Rented for just four hours for today’s showcase, the train coaches were done up to epitomize rustic chic – think spotless white curtains, neat plush pillows on the seats and jazzed-up lighting. In the end, a fresh challenge for Booker translated into a glorious style statement about tuning out the noise and tuning in to calm, soothing ambience for rest and relaxation and recharge. 

“In today’s world, people are bombarded with so many noisy distractions and we are forced to bring it home. But your home is not the place for that. So what I’m saying is, Turn of the craziness. Recharge. Don’t have your home be an extension of your outside life,” advises Booker, who often brings her expertise to TV audiences and magazine readers, enlightening Jamaicans on how to create happy and inviting home spaces. And the response from folks islandwide has been amazing. “Our kind of style takes a holistic view,” the creative director says. “You design your life from the inside out.”







Thursday, 7 December 2017

OUT & ABOUT: Dionne Jackson-Miller + Dr. Chris Tufton + Audrey Marks + Damion Mitchell + June Wong + Jack Dorsey + PM Andrew Holness

PARTY OF FOUR: Dec. 2, St. James. Making his first trip to Jamaica, to share insights with conference attendees at the Tech Beach Retreat in Montego Bay, Jack Dorsey (Founder of Twitter/Square), second right, pauses for a quick snap with US Ambassador to Jamaica Audrey Marks, event co-organizer Kirk-Anthony Hamilton, second left, and Kyle Maloney. (Photo: Audrey Marks)

WORK OF HIS HANDS: Dec. 3, St. Andrew. Sunday’s 13th staging of the Liguanea Art Festival had no shortage of appealing sights and sounds, featuring stunning artwork by such noted names as Gilbert Nicely, who gave festival coordinator June Wong the grand tour of his exhibit. (Photo: Liguanea Art Festival)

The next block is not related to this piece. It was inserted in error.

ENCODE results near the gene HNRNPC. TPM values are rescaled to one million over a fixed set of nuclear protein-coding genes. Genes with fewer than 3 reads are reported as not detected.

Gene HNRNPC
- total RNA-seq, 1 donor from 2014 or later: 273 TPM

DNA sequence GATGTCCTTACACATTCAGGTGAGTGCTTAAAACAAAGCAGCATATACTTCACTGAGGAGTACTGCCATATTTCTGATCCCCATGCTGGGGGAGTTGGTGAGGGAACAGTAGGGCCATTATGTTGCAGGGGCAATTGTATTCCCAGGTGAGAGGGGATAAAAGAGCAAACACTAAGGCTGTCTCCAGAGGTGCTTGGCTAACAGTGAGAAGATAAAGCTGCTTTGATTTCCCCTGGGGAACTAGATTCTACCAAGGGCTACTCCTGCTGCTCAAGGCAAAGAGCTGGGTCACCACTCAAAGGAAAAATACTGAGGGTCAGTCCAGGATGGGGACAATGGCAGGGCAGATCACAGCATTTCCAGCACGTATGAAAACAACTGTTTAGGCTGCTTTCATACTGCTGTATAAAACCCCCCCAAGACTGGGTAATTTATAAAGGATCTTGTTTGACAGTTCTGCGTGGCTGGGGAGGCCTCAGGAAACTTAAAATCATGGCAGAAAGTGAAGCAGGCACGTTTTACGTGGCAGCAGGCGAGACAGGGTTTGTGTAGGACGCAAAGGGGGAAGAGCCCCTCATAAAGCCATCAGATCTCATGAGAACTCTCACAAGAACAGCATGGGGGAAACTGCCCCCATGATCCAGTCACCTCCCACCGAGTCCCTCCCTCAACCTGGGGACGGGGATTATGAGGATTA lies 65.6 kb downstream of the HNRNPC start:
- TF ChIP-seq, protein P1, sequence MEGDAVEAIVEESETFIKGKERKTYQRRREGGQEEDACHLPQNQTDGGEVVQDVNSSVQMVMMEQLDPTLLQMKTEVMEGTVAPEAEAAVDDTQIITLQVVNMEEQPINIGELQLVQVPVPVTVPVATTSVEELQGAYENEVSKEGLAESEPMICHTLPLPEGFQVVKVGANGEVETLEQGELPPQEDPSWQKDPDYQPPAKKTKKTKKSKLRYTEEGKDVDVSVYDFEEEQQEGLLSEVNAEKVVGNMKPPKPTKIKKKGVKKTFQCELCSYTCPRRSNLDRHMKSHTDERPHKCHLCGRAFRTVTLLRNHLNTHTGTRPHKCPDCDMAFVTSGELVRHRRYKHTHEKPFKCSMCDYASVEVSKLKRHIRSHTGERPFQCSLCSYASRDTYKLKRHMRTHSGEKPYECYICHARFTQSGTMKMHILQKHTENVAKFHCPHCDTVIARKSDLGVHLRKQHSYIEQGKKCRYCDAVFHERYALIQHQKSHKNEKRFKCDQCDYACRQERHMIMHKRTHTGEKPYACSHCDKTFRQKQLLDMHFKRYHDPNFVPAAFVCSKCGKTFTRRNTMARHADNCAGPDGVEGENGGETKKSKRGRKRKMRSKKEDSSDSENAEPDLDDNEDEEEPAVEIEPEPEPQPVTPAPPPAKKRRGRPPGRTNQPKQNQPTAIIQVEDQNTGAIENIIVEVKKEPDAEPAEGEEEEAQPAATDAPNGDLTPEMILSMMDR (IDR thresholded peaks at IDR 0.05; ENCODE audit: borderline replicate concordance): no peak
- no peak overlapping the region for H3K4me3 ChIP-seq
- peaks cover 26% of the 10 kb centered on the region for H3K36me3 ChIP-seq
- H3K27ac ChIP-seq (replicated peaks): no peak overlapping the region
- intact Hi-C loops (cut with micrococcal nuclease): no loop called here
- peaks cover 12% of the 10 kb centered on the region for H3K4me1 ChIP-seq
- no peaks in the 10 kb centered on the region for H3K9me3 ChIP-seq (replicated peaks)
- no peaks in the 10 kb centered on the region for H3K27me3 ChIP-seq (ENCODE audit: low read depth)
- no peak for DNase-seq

AWARD WORTHY: Dec. 2, Kingston. Jamaica’s hardworking media professionals, including Press Association president Dionne Jackson-Miller and the Gleaner/RJR’s Damion Mitchell, came together to honour their peers at Saturday’s glitzy PAJ/National Journalism Awards at the Courtleigh Auditorium in New Kingston. Among the night’s big winners were Nationwide News Network and The Gleaner Company. (Photo: Sleek)

POINT OF INFORMATION: Nov. 29, Kingston. A packed Jamaica College auditorium gave PM Andrew Holness a keen listening ear as he addressed issues ranging from youth unemployment to economic growth at the Youth Edition of his increasingly popular and important OPM Live series. The series continued at the Emancipation Park this past Tuesday evening. (Photo: Jamaica House)

OPEN HOUSE: Nov. 28, St. Andrew. Located inside the Half Way Tree Transport Centre, a newly renovated space, dubbed the “Teen Hub,” will provide adolescents with access to computers for school projects, counselling and other educational services, thanks to a partnership between the UNFPA and the Ministry of Health (and other stakeholders). Participating in the recent official opening are health minister Dr. Chris Tufton, Simon Spence (also representing the MOH), St. Andrew Technical student Jerome Reynolds and State minister for Youth, Floyd Green(Photo: UNFPA)







GOOD NEWS: Festival Song Competition gets $10M prize package + New cancer treatment centre opens at Cornwall Regional + Sagicor Bank taps Chorvelle Johnson for CEO post

MUSIC TO OUR EARS: Culture minister Olivia ‘Babsy’ Grange says a serious review of the prize package for the Jamaica Festival Song Competition has resulted in an unprecedented $10 million being set aside for the 2018 staging of the competition, which got a rousing launch at corporate hotspot @Twentythree on Dominica Drive in New Kingston last Thursday evening. Grange noted that in addition to an attractive set of prizes for the winner, there will be significant benefits for songwriters and other creatives, while all ten finalists will be handsomely rewarded for participating in the competition. “We made the decision to begin the programme earlier to address several issues and to facilitate workshops and give people the opportunity to learn the songs and get to know the contestants.” Grange told the sizeable gathering. The winner, she said, will be announced at the grand finale scheduled for July. “So we want sponsors to partner with us and we look forward to the great music that we will produce,” Grange added. Started in 1966, the Jamaica Festival Song Competition is one of the longest-running music contests in the island unearthing and showcasing the talents of vocalists and songwriters.